Staring Moritz Bleibtreu,Maren Eggert Running time 118 minutes Certificate 18 (Metrodome)
Based on a project conducted in 1971, The Experiment is set in Germany and centres around a group of male volunteers, who are asked to spend two weeks in a mock up prison. The men are split into two groups, prisoners and guards. The prisoners are informed that they for-go their civil rights when they enter the prison, and while they are secluded they are monitored by a group of scientists.
The men come from a diverse social group and all have different motivations to be there. Some need the cash, others are just curious. One man, Fahd (Mauritz Bleibtreu), is an undercover reporter, and he is the main protagonist in the film, causing much of the conflict and rebellion.
The Experiment is shot almost in a pseudo documentary style, sometimes using footage from the secret camera that Fahd smuggles into the ‘prison’. The setting is as bland as you’d imagine a prison to be, grey walls, bars, stark lighting, etc, but the action is interspersed with images from Fahds relationship with his girlfriend Nora (Maren Eggert), who is left on the outside with no idea of Fahd’s involvement with the experiment.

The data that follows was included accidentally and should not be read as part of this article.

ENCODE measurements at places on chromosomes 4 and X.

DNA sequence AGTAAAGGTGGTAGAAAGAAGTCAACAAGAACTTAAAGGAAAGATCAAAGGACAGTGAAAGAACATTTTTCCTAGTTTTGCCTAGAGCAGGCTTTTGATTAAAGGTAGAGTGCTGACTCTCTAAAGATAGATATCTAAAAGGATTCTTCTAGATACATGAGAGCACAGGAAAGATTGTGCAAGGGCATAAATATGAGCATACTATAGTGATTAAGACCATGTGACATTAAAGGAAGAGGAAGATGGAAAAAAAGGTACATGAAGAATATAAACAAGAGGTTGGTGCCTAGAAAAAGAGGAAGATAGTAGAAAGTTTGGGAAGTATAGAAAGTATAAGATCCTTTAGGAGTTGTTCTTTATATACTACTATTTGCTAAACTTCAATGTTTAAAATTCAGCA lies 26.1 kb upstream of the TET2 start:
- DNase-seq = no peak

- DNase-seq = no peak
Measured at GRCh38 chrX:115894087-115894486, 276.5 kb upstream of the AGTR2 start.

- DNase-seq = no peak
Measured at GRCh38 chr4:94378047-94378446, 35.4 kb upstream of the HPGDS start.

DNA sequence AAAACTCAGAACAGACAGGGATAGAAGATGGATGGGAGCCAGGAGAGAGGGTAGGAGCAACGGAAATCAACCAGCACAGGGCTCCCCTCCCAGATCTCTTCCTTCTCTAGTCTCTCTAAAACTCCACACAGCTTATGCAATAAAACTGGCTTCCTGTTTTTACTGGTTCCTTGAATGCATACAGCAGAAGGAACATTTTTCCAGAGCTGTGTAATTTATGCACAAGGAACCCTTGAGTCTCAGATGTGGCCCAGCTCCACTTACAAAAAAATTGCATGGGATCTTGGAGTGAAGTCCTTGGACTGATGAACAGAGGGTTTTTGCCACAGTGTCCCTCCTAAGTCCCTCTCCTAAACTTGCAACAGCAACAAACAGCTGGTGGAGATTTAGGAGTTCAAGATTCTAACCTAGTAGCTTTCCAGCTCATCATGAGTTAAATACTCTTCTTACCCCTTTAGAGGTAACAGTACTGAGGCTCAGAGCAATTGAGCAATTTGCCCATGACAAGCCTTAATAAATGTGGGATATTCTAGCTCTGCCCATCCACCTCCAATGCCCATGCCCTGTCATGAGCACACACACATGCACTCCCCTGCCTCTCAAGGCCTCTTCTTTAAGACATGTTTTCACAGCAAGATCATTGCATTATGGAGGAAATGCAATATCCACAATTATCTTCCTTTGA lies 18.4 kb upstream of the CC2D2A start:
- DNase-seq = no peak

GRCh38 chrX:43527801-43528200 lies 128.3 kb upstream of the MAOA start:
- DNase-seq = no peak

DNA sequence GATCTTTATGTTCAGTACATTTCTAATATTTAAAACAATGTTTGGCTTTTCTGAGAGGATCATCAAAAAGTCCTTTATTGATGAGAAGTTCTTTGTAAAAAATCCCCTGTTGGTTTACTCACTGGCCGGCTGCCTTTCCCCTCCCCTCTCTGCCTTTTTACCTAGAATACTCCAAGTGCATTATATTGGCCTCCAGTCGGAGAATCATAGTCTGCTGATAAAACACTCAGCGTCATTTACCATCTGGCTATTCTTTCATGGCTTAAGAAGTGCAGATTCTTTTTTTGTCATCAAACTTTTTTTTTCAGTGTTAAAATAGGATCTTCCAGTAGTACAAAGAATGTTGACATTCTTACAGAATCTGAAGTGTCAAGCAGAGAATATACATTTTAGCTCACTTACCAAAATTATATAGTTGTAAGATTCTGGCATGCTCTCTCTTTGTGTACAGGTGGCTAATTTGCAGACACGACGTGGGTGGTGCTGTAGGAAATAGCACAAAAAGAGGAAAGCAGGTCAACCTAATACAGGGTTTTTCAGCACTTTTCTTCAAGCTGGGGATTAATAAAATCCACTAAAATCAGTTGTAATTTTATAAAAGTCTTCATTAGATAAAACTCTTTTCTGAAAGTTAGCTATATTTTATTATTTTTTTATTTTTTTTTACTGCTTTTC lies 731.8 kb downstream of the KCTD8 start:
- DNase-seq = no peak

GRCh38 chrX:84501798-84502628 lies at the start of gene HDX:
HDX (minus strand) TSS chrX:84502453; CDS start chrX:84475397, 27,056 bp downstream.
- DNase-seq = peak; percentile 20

As the film is based on a actual events, the story has a lot of potential to be interesting and full of suspense. But for me,too many things let The Experiment down.
The acting is insipid and as monotone as the prison backdrop, so in effect it is hard to tell where the characters end and the scenery begins.
You would expect with this subject matter a certain amount of tension and claustrophobia through out the movie, but it is completely void of it until the last act, when it is literally spoon-fed to the audience. Sadly when the pace did pick up, my concentration had completely dissolved and I began annoying the person next to me by constantly checking his watch.
For me personally,The Experiment was an unnecessary film if this is the best that could be done with a plot so rich in potential. In my opinion, art should either educate you or entertain you, but this film did neither. The only shocking thing about it is the way that I have responded to its content. The violence at the end almost seemed comical, but the most distressing thing is my reaction to the attempted rape scene. As a woman I should have felt some empathy or discomfort for the character involved, but I was so desensitised to the action, by this point, that I didn’t really care. Which is very tragic and not the mark of good film making.
2Sara Lovejoy's Score